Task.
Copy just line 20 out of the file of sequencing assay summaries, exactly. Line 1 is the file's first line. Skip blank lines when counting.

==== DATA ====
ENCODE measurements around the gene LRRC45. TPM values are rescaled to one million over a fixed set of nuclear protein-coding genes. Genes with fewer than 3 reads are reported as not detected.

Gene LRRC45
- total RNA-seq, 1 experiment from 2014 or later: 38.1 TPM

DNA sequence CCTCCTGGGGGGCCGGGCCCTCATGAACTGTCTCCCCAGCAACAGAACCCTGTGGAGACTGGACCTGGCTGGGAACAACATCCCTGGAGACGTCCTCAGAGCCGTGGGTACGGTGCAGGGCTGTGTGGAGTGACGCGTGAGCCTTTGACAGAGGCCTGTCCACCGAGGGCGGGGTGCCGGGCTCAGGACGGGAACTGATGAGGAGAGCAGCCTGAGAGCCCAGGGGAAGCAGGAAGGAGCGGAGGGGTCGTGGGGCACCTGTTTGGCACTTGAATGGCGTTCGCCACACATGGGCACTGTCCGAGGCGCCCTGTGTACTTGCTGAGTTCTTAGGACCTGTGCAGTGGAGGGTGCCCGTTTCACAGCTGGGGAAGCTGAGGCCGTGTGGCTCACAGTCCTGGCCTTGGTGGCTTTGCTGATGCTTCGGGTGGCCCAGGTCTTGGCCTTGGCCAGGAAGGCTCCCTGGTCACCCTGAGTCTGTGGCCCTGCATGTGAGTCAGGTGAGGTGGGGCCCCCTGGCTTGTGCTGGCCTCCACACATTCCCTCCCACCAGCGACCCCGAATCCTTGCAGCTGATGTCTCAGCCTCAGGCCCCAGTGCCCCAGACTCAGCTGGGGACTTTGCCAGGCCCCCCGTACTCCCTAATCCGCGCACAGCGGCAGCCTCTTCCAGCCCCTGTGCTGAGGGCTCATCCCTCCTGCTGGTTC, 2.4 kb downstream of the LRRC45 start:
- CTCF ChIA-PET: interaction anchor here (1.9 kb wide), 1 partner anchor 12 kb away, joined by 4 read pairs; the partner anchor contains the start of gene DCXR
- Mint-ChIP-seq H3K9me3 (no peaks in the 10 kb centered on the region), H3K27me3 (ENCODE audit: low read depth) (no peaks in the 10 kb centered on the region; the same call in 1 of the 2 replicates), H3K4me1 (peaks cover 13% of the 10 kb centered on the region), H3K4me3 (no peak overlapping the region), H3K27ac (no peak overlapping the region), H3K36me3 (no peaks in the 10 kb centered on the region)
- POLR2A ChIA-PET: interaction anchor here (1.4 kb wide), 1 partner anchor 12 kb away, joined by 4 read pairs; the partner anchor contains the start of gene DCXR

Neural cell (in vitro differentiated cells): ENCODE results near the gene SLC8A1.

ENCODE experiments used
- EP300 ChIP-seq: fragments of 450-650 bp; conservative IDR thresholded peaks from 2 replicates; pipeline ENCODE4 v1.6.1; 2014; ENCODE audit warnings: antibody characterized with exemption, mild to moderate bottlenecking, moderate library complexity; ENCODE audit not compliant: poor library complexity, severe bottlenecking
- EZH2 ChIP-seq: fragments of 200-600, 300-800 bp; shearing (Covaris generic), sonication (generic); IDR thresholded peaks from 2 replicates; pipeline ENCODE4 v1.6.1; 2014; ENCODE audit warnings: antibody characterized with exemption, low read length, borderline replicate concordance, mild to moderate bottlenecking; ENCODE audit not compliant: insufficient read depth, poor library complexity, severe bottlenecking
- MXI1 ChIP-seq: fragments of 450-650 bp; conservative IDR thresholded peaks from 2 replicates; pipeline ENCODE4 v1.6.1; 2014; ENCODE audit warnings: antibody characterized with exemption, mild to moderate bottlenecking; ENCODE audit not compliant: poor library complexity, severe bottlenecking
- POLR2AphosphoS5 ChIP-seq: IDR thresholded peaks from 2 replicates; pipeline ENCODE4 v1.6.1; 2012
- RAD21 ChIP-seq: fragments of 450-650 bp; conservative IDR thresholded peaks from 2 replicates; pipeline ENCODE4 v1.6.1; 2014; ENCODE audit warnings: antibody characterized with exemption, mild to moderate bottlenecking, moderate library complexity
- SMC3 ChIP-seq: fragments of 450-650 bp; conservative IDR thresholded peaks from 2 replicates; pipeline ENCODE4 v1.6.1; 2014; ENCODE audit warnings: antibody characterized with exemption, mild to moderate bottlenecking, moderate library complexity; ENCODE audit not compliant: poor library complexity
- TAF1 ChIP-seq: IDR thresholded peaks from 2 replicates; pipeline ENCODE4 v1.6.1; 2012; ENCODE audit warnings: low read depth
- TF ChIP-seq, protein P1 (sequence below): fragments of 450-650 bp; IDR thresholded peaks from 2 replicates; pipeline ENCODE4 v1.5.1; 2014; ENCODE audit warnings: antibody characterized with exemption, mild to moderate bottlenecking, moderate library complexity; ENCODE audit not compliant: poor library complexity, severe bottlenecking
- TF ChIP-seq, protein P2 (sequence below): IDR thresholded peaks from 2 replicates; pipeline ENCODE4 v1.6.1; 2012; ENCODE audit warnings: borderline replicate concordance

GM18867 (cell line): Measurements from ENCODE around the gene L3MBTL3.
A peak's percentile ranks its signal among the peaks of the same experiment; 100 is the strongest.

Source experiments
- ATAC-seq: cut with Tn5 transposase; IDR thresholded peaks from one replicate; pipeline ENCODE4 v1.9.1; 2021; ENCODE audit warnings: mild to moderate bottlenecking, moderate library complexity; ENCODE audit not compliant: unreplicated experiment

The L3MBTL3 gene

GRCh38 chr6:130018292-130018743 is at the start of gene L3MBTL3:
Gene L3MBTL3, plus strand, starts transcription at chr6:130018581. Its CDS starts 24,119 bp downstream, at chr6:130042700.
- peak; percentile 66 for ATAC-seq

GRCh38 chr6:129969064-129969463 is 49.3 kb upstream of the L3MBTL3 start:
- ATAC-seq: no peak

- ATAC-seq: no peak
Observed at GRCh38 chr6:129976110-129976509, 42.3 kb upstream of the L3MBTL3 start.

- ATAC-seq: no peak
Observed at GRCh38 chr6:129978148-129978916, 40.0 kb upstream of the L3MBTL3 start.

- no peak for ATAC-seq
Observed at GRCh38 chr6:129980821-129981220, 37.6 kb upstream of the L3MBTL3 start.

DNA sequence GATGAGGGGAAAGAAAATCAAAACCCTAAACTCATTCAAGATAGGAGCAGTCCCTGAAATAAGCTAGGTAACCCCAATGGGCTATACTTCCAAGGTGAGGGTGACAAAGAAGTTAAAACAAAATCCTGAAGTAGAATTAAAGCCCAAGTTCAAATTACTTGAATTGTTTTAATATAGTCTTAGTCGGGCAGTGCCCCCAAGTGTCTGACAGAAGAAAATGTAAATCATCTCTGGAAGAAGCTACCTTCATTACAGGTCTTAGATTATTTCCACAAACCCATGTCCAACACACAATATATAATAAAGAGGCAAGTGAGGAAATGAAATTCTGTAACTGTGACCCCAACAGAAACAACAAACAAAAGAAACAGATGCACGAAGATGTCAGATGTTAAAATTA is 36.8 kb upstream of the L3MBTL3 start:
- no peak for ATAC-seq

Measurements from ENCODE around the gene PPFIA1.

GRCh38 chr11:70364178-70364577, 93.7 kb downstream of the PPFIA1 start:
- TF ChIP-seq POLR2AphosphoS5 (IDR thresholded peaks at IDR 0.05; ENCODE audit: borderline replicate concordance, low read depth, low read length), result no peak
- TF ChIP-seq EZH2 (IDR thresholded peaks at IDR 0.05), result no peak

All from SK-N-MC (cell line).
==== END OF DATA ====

A peak's percentile ranks its signal among the peaks of the same experiment; 100 is the strongest.